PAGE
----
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Institutional Arbitration in Latin America
The role of arbitral institutions in the development of arbitration is a subject that has been increasingly discussed in international forums. In the last ICCA Congress, in Miami, the relationship of such entities with legitimacy was the topic of an entire panel. And one of the main concerns regarding the matter is the growth of local institutions in opposition to the predominance of traditional international centres of arbitration.
Such discussion is especially important in Latin America, where the development of arbitration is related to the emergence of local arbitral institutions. In fact, in the continent, such entities encouraged best practices and provided national markets with the necessary certainty for the strengthening of commercial exchanges. Interestingly, the evolution of ADRs in such areas also promoted the growth of several local institutions.
In this context, the Institute for Transnational Arbitration (ITA) conducted a survey regarding the situation of local arbitral institutions in Latin America. The results of the survey pointed out that most of these entities were created after 1990, when local jurisdictions had already set a legal framework for arbitration.
Theoretically, relevant institutions provide better conditions for parties and counsel through the reduction of costs and more adequacy to the national legal order or traditions. Moreover, it is often pointed as a reply to the criticism directed towards arbitration’s legitimacy, based on the fact that most arbitrators and counsels belong to developed countries. Local entities from developing countries have among their roster national arbitrators, who do not come from Europe or the United States.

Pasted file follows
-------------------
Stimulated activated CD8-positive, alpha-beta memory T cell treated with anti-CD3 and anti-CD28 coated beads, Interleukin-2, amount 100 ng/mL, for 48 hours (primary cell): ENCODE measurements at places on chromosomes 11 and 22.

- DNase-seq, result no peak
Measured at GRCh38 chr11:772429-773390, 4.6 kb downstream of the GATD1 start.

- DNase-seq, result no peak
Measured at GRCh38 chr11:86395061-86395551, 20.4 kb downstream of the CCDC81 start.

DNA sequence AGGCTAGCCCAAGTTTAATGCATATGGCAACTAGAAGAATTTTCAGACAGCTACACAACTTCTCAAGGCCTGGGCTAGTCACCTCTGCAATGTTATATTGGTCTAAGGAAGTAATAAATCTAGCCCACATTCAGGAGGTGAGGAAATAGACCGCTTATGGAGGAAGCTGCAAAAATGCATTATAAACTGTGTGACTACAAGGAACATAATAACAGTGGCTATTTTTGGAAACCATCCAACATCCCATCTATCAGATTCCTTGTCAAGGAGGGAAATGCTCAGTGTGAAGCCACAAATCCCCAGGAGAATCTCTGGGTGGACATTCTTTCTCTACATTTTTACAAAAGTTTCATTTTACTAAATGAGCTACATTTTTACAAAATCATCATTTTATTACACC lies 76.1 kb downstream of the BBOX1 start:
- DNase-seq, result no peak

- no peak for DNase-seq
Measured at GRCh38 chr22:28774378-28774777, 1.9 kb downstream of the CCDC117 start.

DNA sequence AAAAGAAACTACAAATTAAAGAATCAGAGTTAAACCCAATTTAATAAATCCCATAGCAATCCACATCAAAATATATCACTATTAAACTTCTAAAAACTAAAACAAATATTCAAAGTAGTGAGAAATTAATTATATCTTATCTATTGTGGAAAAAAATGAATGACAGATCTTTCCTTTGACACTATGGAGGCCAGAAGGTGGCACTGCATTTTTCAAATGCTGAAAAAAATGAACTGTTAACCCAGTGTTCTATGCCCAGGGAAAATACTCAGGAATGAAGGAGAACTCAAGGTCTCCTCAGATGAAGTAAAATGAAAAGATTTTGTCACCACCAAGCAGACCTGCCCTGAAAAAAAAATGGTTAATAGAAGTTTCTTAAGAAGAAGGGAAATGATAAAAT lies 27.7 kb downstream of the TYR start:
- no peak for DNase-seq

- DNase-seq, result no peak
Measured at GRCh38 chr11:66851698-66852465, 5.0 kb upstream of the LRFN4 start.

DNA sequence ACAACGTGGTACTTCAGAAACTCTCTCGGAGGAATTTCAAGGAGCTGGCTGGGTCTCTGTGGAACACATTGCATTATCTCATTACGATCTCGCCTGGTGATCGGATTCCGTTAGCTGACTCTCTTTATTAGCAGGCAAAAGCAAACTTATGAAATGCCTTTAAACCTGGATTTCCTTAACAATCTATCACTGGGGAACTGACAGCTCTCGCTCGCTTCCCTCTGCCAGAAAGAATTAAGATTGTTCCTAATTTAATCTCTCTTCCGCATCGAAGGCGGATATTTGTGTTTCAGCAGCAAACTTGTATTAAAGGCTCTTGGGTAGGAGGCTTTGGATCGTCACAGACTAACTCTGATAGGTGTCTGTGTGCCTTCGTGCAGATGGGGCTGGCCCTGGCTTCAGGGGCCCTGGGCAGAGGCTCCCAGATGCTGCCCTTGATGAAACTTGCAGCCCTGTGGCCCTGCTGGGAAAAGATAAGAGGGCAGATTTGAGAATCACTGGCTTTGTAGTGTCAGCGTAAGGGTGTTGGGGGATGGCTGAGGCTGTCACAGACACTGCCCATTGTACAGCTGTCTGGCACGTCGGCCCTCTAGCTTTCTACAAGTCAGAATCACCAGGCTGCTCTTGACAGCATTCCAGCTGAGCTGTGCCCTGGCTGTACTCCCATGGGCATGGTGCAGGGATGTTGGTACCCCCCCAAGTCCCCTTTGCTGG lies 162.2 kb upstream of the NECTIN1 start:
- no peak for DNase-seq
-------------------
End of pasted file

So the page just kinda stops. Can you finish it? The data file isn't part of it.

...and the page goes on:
In this scenario, local arbitral entities would serve as an antidote to protect the legitimacy of arbitration with respect to regional particularities. However, there are two facts that undermine such argument.
First, the strength of traditional international arbitral institutions continues in Latin America. At the end of 2002 there were 1,135 cases in the International Arbitration Court of the ICC; 175 from Latin America. In 2012, there were 158 cases submitted to the six most-renowned Brazilian arbitral institutions, while the ICC received 82 cases from Brazil alone. This illustrates the appeal that traditional ‘arbitral institutions’ keep in Latin America, despite the development of new centres that compete with them.
Second, most Latin American counsels and arbitrators are used to carrying out their cases in European and North American traditional institutions, meaning that they tend to keep the same practices in their proceedings submitted to local entities. Moreover, they attend courses offered by such entities and obtain LLMs or PhDs in universities in countries that have an ‘arbitral tradition’. As a result, the arbitral culture of such countries are incorporated by Latin American professionals who reproduce it, instead of creating a regional standard.